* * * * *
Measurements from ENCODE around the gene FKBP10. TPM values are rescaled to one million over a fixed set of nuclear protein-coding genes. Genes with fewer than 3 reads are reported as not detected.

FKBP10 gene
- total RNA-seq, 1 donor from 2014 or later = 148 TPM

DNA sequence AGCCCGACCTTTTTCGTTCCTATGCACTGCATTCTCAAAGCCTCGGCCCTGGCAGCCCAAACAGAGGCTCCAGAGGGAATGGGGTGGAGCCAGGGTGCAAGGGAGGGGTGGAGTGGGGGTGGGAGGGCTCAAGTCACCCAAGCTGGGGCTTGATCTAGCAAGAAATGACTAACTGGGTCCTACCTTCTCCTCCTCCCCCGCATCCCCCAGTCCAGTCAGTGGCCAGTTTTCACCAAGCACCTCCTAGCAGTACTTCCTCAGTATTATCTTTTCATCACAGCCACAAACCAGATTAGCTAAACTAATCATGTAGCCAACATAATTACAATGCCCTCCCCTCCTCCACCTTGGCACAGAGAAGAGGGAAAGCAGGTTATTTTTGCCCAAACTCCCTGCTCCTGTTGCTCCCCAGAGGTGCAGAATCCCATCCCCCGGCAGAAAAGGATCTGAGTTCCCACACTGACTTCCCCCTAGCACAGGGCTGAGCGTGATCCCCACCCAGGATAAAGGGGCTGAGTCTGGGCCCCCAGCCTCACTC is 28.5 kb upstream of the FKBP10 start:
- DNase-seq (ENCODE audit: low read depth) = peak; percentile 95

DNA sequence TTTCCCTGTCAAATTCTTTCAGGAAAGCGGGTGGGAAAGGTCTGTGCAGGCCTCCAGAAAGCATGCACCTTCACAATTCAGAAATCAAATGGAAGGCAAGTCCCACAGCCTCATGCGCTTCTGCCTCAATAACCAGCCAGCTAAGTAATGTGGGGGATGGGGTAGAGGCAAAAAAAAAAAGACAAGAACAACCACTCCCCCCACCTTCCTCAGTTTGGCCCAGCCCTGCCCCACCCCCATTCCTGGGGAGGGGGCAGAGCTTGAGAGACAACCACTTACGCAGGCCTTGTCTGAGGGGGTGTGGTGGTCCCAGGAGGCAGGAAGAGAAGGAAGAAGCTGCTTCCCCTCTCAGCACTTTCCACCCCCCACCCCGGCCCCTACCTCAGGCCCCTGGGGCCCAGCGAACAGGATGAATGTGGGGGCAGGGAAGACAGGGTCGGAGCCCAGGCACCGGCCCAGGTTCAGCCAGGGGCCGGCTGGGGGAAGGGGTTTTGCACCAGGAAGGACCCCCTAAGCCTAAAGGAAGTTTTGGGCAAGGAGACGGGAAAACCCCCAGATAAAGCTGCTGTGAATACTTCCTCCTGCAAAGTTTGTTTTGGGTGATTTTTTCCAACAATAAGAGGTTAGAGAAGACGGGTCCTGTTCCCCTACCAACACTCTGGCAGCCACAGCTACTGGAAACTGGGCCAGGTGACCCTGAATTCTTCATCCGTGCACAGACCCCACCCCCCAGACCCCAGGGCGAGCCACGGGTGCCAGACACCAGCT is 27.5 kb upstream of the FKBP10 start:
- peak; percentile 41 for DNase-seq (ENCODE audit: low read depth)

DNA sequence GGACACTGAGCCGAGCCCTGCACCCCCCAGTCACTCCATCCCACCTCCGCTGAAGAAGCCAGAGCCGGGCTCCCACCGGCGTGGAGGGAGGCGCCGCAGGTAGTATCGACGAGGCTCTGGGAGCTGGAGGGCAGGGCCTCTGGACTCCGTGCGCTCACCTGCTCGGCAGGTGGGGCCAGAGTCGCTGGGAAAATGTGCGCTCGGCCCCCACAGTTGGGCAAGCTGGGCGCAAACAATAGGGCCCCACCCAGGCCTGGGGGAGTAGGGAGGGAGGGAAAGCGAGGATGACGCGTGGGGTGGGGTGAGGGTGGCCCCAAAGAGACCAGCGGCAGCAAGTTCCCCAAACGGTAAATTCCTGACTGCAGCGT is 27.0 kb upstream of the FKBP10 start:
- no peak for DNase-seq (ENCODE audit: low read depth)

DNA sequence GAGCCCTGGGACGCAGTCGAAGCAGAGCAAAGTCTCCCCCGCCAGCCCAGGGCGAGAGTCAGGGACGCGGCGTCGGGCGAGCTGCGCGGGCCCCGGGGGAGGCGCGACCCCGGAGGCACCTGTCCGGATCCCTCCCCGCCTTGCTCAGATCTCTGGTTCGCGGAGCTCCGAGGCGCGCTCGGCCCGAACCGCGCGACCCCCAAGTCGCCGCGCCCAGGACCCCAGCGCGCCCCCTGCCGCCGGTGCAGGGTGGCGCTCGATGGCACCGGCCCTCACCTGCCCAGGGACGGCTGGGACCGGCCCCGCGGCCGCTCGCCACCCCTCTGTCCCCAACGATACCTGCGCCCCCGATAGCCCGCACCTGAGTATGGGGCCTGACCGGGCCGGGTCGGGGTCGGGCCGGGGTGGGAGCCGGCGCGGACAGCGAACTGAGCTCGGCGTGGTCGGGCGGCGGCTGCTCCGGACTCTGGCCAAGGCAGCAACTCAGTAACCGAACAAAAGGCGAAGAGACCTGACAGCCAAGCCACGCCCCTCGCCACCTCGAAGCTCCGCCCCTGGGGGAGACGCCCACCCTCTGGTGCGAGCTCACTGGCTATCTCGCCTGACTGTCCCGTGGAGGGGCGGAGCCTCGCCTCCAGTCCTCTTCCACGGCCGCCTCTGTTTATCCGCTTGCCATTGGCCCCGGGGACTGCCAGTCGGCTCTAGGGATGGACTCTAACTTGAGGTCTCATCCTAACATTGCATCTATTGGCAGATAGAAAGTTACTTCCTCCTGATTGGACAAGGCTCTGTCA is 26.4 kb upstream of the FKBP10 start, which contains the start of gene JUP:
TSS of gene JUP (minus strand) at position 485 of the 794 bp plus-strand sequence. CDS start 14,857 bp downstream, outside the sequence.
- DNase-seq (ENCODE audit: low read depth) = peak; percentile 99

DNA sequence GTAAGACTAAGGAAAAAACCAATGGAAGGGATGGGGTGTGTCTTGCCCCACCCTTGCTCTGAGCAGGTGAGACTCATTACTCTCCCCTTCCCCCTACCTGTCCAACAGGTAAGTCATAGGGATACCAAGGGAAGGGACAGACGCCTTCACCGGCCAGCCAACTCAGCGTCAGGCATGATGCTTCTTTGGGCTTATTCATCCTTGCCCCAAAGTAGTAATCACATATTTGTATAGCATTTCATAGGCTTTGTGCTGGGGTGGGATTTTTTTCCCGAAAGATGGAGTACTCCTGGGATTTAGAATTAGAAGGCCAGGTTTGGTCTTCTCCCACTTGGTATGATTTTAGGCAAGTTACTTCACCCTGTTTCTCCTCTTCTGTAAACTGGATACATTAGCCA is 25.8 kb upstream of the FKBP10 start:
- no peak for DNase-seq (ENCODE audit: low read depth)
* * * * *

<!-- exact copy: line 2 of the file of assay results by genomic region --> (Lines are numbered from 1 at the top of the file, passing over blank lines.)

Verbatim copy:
FKBP10 gene